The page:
Don’t worry, my dear graduates, your Rebekah or your Isaac will surely come along the way but at the moment, Jesus wants you to finish your studies first.

Study hard, work harder, and pray hardest! See you in August!

Have blessed break!

Jesus amid our storms in life

The Lord Is My Chef Sunday Recipe for the Soul by Fr. Nicanor F. Lalog II
Twelfth Sunday in Ordinary Time, Cycle B, 20 June 2021
Job 38:1, 8-11 ><}}}'> 2 Corinthians 5:14-17 ><}}}'> Mark 4:35-41
Photo from vaticannews.va.

More than a year ago in March, Pope Francis delivered an extraordinary Urbi et Orbi Message before an empty St. Peter’s Square reflecting on the gospel we heard today when COVID-19 began to wreck havoc upon us, claiming about 3.85 million deaths worldwide as per latest data show.

We are still in the same darkness, in the same storm but much have already changed since the pandemic first struck us last year. Jesus had calmed the seas and the storms with some relief offered by vaccines. Our journey continues as we cross this sea of the pandemic to safer shores.

Like the Pope’s Message last year, we must continue to call and trust in the Lord but at the same time, realize the deeper spiritual meaning of this pandemic, of the need to have a more intimate relationship with God through Jesus.

On that day, as evening drew on, Jesus said to his disciples: “Let us cross to the other side.” Leaving the crowd, they took Jesus with them in the boat just as he was. And other boats were with him. A violent squall came up and waves were breaking over the boat, so that it was already filling up.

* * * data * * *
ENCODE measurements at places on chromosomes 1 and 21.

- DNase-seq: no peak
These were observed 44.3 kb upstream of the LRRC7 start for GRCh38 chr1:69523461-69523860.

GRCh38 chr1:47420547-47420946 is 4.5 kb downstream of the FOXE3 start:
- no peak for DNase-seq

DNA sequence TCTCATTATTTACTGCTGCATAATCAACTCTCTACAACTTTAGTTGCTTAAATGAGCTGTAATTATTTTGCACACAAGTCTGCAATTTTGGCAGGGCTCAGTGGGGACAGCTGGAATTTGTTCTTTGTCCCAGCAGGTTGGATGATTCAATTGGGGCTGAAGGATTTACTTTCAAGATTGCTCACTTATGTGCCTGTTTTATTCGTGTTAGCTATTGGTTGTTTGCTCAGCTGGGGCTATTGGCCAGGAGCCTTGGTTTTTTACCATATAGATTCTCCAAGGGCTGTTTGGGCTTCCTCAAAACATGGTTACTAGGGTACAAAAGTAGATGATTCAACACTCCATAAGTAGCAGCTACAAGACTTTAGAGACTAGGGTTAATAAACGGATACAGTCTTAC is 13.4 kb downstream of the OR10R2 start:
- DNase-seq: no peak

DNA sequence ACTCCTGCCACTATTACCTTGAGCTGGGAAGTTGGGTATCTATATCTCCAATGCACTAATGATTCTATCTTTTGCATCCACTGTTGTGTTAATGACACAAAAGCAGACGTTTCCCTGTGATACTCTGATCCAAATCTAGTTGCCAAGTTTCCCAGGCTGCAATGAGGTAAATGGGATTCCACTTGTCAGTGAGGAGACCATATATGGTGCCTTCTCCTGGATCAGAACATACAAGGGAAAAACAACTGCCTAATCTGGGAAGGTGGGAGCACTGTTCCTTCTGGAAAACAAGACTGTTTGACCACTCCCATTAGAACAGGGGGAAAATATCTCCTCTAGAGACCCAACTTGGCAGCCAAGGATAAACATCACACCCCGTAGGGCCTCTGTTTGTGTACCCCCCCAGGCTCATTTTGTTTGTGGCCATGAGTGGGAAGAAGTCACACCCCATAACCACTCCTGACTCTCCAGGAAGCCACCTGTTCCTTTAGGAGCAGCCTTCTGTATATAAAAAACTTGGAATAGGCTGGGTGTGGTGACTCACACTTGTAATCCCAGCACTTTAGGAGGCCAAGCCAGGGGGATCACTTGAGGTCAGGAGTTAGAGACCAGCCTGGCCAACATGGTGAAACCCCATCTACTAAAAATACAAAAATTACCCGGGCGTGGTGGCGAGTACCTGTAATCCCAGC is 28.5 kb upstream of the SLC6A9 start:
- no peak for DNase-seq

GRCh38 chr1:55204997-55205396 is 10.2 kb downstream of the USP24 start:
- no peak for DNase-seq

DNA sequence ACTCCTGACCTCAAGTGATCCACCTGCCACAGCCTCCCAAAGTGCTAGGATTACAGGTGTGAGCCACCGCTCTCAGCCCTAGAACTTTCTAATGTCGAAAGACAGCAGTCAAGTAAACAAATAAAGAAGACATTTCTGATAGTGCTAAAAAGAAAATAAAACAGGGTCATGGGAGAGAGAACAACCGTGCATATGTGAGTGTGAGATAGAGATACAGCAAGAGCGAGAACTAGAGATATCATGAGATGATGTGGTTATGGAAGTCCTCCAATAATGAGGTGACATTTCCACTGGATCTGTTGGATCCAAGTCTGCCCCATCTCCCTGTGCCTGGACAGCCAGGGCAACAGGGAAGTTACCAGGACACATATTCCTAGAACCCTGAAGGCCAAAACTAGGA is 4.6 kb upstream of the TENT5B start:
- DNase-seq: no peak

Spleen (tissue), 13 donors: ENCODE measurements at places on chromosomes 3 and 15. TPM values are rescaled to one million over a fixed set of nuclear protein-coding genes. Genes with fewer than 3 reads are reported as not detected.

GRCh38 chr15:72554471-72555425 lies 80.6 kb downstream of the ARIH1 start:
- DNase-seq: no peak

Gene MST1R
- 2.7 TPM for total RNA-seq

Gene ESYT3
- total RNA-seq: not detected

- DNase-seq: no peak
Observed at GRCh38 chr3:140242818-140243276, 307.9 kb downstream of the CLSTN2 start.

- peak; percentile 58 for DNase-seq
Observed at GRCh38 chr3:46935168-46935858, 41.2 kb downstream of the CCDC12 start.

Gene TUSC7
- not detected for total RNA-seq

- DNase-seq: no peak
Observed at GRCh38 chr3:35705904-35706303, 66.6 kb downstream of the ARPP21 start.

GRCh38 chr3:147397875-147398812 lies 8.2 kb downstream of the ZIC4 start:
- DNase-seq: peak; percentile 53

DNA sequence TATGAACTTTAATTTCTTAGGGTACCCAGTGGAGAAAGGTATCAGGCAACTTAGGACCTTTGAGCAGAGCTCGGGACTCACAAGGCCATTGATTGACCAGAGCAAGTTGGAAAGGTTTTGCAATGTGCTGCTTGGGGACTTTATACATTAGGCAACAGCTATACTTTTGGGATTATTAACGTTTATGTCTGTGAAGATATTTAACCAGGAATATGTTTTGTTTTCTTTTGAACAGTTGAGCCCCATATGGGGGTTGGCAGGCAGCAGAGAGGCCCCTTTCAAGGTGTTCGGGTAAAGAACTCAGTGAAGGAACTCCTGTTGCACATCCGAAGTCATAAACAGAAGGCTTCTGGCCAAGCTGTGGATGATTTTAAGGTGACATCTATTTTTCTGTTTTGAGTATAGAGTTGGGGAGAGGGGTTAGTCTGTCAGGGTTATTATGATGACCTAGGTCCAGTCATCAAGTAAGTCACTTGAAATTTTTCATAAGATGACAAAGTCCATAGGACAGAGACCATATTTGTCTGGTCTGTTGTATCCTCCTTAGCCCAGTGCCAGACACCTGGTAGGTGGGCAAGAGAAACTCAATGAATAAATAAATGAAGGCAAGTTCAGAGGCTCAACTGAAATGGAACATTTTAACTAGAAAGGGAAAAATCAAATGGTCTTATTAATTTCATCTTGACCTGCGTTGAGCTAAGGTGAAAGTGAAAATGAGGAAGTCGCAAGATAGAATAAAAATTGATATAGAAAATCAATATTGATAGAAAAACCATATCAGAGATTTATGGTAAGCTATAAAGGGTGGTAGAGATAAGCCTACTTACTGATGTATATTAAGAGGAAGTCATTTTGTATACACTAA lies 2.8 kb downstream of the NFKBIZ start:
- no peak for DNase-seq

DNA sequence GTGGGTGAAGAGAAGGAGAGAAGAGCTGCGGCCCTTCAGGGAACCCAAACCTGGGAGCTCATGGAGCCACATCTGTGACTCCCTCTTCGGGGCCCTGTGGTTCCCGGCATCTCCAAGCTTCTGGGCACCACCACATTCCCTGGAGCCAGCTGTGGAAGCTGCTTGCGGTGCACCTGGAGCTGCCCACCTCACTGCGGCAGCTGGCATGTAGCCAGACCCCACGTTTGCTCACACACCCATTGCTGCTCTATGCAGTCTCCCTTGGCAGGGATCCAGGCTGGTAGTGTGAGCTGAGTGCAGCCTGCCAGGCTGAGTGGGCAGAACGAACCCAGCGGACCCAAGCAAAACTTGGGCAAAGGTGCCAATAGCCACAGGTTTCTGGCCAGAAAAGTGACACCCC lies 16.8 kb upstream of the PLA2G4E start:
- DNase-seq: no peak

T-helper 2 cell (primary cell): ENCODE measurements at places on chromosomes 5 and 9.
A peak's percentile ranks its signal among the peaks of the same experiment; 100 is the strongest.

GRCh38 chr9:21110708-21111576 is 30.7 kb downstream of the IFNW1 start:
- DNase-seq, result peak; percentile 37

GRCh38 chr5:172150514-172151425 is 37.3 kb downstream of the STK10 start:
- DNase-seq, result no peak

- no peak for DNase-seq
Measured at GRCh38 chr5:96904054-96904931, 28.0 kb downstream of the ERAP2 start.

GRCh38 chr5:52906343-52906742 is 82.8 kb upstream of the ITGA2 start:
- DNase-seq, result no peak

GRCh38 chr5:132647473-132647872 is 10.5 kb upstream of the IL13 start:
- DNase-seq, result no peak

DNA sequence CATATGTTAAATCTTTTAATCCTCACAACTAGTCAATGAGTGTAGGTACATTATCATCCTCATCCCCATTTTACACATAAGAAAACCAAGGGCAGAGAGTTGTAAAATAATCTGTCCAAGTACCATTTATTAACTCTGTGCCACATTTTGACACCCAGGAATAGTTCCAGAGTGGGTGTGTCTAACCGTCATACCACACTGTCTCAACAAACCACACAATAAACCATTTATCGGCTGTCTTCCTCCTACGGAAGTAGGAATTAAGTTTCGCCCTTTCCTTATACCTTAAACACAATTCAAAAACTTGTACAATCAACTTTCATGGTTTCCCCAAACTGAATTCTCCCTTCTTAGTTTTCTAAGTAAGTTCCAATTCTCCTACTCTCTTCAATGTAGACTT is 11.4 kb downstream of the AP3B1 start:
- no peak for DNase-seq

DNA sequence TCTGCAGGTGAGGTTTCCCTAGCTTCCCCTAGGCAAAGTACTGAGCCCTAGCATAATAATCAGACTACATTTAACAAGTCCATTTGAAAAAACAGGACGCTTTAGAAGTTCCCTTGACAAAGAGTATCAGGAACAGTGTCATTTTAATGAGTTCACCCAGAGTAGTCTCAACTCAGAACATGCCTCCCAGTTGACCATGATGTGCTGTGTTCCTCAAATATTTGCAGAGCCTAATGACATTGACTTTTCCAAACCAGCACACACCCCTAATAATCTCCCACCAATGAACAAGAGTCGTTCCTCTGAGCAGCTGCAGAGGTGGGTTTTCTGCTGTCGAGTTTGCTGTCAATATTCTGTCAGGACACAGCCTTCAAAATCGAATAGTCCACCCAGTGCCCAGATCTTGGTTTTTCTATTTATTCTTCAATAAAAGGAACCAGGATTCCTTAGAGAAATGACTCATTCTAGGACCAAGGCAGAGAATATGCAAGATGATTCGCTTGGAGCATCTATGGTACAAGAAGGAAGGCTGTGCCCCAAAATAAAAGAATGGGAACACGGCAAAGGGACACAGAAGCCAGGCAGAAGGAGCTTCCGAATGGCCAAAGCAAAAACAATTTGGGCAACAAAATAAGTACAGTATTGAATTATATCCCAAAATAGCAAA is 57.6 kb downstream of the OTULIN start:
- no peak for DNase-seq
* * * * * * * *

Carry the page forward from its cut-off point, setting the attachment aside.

Mark 4:35-37

Life is a constant crossing of the sea in darkness with Jesus.


See that in our journey in life, 
it is when evening comes, 
when there is darkness 
that Jesus invites us to come with him to cross the sea.
When there are problems and crisis in life, 
that is when Jesus calls us 
to get to the other side of life's situation.
On his side.  

I love that imagery painted to us by St. Mark in our gospel today, from a casual preaching last week out in the open field with the warm sun shining, Jesus invited his disciples when it was getting dark to cross to the other side of the Lake of Galilee.

Life is a journey that when evening approaches, our instinct is to find a safe place to spend the night. But, today St. Mark shows us a more appropriate imagery of life as a journey which is like crossing the sea.

See that in our journey in life, it is when evening comes, when there is darkness that Jesus invites us to come with him to cross the sea. When there are problems and crisis in life, that is when Jesus calls us to get to the other side of life’s situation. On his side.

And what a beautiful expression we have in “to cross to the other side”! There is always the cross to carry in this life that is like the sea, the uncertainty from our usual sureties like family and friends, jobs, and the status quo because Jesus wants us to have him alone as our surety in life.